The phrase “technical debt” was first used by Ward Cunningham; he drew this analogy to monetary debt, like when we borrow money from the bank, and it accumulates interest and makes the debt grow – but at some point, we need to make a plan to repay it.
If you’ve never heard this phrase before, Martin Fowler wrote this post about it in 2003.
All debt generates interest (see technical debt and compound interest), and there are different ways to deal with debt. I’ll list some of them here.
Set aside an area on the physical board with a limited number of slots. Each new debt must be recorded on a sticky note and placed in one of those slots. When there’s no space left, the team can’t incur any more debt, so the team must resolve some of the items before creating new debt.
Create a new lane on the team’s physical board. Only sticky notes with technical debt are allowed to move through this lane. Encourage the team to always have at last one item moving through that lane.
This approach makes it easy to visually follow up on how the team is working on its technical debt.
This strategy helps prevent debt from accumulating. However, the team might end up working on debt that isn’t really valuable.
A hardening sprint is a sprint in which no new feature is developed. The team works only on software improvements, such as refactoring, automated tests, and performance enhancements. Scrum Alliance’s post “Do We Need a Hardening Sprint?” talks briefly about this.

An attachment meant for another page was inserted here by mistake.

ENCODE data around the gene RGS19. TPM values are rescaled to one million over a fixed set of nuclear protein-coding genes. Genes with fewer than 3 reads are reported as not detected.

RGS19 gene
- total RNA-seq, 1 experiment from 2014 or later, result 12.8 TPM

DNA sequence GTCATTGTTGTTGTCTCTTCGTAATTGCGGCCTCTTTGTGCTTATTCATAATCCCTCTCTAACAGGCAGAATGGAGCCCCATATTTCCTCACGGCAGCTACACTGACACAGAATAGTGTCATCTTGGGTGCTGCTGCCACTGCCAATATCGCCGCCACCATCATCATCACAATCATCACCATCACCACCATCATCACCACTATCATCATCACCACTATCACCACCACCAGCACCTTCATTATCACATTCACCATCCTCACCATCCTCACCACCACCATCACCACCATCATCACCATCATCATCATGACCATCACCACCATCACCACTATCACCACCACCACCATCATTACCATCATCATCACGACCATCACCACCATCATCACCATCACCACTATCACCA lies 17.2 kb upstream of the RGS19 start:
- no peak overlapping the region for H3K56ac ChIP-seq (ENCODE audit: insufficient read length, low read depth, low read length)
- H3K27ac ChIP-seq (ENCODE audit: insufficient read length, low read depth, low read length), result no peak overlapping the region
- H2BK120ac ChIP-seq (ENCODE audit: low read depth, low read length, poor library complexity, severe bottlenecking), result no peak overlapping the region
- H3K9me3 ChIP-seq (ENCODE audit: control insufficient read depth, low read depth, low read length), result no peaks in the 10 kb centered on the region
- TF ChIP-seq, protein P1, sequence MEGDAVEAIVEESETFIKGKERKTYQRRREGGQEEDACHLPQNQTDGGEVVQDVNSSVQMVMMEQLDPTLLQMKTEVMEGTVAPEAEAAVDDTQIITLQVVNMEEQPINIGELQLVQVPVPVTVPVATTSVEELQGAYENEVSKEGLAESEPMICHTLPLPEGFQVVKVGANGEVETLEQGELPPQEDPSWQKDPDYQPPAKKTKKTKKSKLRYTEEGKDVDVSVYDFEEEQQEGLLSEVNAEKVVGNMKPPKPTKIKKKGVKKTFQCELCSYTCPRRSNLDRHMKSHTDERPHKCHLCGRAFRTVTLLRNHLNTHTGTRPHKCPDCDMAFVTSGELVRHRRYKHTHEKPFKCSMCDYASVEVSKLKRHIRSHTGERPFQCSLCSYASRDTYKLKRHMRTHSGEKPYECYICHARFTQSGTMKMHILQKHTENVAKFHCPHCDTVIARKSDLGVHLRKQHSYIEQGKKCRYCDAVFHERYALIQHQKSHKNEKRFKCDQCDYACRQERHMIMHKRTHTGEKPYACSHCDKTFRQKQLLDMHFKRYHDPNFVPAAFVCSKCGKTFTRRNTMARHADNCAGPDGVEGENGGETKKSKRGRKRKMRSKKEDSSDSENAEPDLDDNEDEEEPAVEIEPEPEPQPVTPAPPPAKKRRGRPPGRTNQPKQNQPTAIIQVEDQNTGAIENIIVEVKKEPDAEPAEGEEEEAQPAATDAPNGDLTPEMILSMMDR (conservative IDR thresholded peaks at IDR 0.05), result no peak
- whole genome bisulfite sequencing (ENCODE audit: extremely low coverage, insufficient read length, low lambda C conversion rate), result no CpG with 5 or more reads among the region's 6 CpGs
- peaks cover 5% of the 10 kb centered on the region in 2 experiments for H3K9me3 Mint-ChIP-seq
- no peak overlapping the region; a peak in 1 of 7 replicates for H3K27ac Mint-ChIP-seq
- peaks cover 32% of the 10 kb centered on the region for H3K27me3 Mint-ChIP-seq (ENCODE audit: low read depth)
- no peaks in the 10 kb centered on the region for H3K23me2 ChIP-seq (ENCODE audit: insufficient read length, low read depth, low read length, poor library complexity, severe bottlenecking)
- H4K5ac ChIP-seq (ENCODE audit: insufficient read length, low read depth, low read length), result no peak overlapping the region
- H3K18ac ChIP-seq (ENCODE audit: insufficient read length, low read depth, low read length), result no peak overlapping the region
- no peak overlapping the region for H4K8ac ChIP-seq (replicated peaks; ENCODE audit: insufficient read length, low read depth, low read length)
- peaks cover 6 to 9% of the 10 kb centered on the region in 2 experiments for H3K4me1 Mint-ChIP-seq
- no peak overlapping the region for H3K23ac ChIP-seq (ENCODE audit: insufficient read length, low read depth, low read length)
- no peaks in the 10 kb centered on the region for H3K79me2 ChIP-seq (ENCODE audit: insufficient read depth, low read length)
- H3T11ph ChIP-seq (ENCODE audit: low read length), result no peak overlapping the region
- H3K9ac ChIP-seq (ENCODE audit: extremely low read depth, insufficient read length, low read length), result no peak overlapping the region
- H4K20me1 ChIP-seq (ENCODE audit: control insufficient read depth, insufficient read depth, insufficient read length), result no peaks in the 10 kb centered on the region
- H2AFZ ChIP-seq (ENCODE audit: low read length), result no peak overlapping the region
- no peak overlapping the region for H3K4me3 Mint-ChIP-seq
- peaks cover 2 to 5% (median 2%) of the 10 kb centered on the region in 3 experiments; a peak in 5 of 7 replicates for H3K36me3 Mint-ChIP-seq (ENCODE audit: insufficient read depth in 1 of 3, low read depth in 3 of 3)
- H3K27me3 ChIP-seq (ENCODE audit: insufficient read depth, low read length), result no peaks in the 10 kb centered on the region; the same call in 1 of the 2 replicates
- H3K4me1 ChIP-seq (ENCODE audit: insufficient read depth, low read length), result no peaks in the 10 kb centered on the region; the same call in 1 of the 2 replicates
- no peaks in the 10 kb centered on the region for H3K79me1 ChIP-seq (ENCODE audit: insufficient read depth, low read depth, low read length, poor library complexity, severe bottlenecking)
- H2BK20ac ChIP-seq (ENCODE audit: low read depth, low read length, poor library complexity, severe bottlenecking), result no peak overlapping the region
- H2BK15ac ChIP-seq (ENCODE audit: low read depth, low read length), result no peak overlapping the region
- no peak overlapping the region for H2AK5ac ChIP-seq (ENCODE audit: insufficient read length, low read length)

I would say that a hardening sprint is like using your year-end bonus to pay off your debt – you know the debt is there, but you keep waiting for an opportunity, and then you spend a lot of money to clear it.
Imagine that the team has a credit card with a certain limit. Each new technical debt is like a new purchase made with this card. At every opportunity, when “there’s some money left,” the team can repay part of the debt, as if paying off part of the credit card balance. If the team exceeds the credit card limit, no new purchases are allowed. In this case, the team needs to pay the minimum amount due to be able to use the credit card again.
But paying only that minimum amount will force the team to keep paying interest forever – that is, for each new feature, several adjustments will be required, which will cause delays.
Just like a credit card needs to be paid on a monthly basis, the team can set a period to clear the debt.
Working with monetary values helps to keep this analogy clear. The team should set a monetary amount for each purchase, a credit card limit, and the percentage of that limit that will be the minimum amount due.
This gives the team some flexibility to choose to pay off some of the debt right away using its available capacity, while keeping it constantly aware that there’s a limit that can’t be exceeded. This way, the debts don’t keep accumulating.
Incurring debt can be an option for reaching a goal, but it’s important to keep your finances healthy. Paying back the debt often means less interest. On the other hand, not keeping up with your technical debt can mean paying a lot in interest, or the death of your software.